London-based company, Solar Botanic Trees has already shown a solar tree prototype. The solar tree, which features complex 3D leaf-shaped photovoltaic technology, uses thin-film solar cells giving it the power to generate 5 kilowatts of energy.

The company is aiming to launch the fully integrated tree by late 2023, featuring battery storage and a rapid EV charging system. An upgraded version of the tree is hoped to be launched in 2025 which will feature wind and solar power generation modules, too.

We spoke to Christopher Shelly, CEO Solar Botanic Trees, to find out more about the tree’s design, the technology and future plans.

Chris Shelley

Just Auto (JA): Could you provide me with some background on the company?

Christopher Shelly (CS): My personal background is I started out in the power industry back in the 1980s. I worked as a commissioning engineer in the steam turbine industry, working mainly on coal fired power stations.

I worked at the Drax power station in South Yorkshire, then I went on to become head of strategy for the ABB power generation group, which at that time was about a $10 billion group making turbines, gas turbines, steam turbines, nuclear fuel, hydro – all the main areas of power generation technology.

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Solar Botanic was started about 10 or 12 years ago by Harry Corrigan. He had the idea of putting together a portfolio of renewable technologies and, amongst other things, has developed the solar tree. He’s also been looking at regenerative hydrogen fuel-cells as well as wind axis turbines and some other technologies.

He met me last year, just as we were coming out of Covid, and became interested in in all of his businesses and particularly felt the solar tree was something that was very much a here and now opportunity for him and the company.

More importantly, we both share this vision as we are on the back end of our careers of doing something very positive for the environment and the next generation. So, there’s a bit of doing this for business reasons obviously, but we’re doing it largely because we both see the absolute need to get away from fossil-fuels and into renewables.

How does the solar tree work?

A single tree would get generate about two or 3,400 kilowatt hours over the course of the year. It’s not going to be a particularly effective charger on its own, but that’s enough to power a small- or medium-sized house.

The idea is we’re going to link up these with other forms of power sources, and in many cases, they will be micro-grids. So rather than selling one tree, we’d be maybe doing 20 or 50 networked trees in the car park and then we will have battery management and storage in the trunks of several of the trees if not all of them.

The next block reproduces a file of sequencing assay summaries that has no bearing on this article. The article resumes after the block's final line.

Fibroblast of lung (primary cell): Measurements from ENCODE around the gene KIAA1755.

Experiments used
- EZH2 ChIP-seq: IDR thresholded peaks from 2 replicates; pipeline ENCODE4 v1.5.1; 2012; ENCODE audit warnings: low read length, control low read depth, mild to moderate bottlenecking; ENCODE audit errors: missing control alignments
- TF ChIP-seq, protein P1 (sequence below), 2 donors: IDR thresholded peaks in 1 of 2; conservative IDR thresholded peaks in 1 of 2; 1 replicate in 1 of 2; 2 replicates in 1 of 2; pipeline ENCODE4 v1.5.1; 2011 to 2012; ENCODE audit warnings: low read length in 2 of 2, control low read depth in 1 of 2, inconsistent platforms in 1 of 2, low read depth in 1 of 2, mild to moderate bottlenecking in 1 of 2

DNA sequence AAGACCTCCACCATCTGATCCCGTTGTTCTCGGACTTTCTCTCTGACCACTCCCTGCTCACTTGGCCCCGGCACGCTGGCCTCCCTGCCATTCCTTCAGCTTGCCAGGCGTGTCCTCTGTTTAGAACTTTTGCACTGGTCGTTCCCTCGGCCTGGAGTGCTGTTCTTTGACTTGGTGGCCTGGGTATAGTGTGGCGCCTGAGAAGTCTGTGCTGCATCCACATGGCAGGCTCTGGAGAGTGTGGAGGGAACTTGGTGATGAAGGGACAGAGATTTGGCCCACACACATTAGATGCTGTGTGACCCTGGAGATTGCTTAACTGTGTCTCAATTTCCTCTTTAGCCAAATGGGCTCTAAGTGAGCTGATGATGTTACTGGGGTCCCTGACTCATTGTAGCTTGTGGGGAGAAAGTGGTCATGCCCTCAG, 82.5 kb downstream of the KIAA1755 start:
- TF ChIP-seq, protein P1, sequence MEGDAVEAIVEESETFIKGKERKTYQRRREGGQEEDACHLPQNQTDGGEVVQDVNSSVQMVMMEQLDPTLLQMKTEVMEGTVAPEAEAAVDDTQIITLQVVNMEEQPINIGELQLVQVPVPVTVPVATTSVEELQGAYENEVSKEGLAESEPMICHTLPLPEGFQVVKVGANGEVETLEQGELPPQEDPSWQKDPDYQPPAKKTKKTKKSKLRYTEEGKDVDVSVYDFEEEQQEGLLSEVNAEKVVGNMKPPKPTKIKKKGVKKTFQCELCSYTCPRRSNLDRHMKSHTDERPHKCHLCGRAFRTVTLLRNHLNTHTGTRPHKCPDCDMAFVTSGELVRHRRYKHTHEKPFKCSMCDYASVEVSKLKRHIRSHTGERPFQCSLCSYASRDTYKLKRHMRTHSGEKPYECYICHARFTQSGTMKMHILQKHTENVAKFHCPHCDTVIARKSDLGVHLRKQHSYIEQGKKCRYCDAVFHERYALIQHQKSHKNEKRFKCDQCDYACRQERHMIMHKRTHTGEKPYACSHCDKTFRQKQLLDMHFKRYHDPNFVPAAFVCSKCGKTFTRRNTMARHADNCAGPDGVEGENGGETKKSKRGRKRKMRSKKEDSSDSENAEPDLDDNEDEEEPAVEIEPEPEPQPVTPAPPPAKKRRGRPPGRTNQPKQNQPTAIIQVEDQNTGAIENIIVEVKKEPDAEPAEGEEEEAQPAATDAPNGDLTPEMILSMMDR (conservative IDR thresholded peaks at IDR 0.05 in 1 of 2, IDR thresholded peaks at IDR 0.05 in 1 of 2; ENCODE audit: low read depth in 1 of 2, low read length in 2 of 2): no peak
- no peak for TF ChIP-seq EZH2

A single tree would get generate about two or 3,400 kilowatt hours over the course of the year.

As they are networked we will then feed the power to maybe five or so charge-points; we have to work out the exact ratio depending on the location. The ratio might be three or four or five to one for solar trees to charging points, so maybe only a quarter of them would actually have a charging point. That would enable us to be able to offer the 24 hour charging capability and couple it with rapid charging. We’re looking to do a full range of low to high speed charging.

What is the current status of the prototype?

We’ve already announced that we’re working with the AMRC (The University of Sheffield Advanced Manufacturing Research Centre) in Sheffield, we’re working with the Manufacturing Technology Centre in Coventry, we’re working with the AFRC (The Advanced Forming Research Centre) in Strathclyde, and we have got a number of composite versus metallic structural options that we want to finalise. To be honest with you, it’s a trade-off between aesthetics which are really important here, but also structural integrity and cost.

We’re trying to make them affordable, but they’ve got to look good, and that’s the real challenge. We can make it look really good, but it could be unaffordable.

The core area of focus for us is actually in the manufacture of the photovoltaic (PV) leaves which sit on top, so we have five or six large kind of petals, which are attached to the structure at the top of the dome. It’s about a five-metre diameter dome. We are working out how we can put the PV cells on there, how they are attached, protected, serviceable, can be replaced should they go down – all of that is really what we’re looking to finalise over the next six months.